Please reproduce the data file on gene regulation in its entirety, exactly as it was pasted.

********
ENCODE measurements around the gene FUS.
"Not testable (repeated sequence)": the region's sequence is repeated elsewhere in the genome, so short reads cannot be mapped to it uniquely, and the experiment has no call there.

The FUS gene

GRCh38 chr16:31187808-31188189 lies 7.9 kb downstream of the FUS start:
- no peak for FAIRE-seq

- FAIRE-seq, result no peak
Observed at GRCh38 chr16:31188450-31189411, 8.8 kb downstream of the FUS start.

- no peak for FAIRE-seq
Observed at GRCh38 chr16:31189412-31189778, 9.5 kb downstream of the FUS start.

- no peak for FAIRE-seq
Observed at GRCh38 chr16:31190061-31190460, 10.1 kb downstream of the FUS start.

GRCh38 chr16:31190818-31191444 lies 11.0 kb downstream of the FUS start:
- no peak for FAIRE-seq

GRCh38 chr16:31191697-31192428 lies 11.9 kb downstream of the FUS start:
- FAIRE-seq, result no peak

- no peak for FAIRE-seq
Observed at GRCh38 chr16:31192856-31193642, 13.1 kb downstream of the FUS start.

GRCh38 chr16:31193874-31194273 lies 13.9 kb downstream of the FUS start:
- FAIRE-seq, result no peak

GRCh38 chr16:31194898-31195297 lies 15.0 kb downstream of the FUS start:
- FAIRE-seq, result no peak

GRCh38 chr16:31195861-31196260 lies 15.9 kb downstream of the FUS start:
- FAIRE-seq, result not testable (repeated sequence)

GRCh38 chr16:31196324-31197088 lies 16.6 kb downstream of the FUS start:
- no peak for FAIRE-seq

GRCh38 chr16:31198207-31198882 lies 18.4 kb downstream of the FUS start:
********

ENCODE measurements around the gene FUS.
"Not testable (repeated sequence)": the region's sequence is repeated elsewhere in the genome, so short reads cannot be mapped to it uniquely, and the experiment has no call there.

The FUS gene

GRCh38 chr16:31187808-31188189 lies 7.9 kb downstream of the FUS start:
- no peak for FAIRE-seq

- FAIRE-seq, result no peak
Observed at GRCh38 chr16:31188450-31189411, 8.8 kb downstream of the FUS start.

- no peak for FAIRE-seq
Observed at GRCh38 chr16:31189412-31189778, 9.5 kb downstream of the FUS start.

- no peak for FAIRE-seq
Observed at GRCh38 chr16:31190061-31190460, 10.1 kb downstream of the FUS start.

GRCh38 chr16:31190818-31191444 lies 11.0 kb downstream of the FUS start:
- no peak for FAIRE-seq

GRCh38 chr16:31191697-31192428 lies 11.9 kb downstream of the FUS start:
- FAIRE-seq, result no peak

- no peak for FAIRE-seq
Observed at GRCh38 chr16:31192856-31193642, 13.1 kb downstream of the FUS start.

GRCh38 chr16:31193874-31194273 lies 13.9 kb downstream of the FUS start:
- FAIRE-seq, result no peak

GRCh38 chr16:31194898-31195297 lies 15.0 kb downstream of the FUS start:
- FAIRE-seq, result no peak

GRCh38 chr16:31195861-31196260 lies 15.9 kb downstream of the FUS start:
- FAIRE-seq, result not testable (repeated sequence)

GRCh38 chr16:31196324-31197088 lies 16.6 kb downstream of the FUS start:
- no peak for FAIRE-seq

GRCh38 chr16:31198207-31198882 lies 18.4 kb downstream of the FUS start: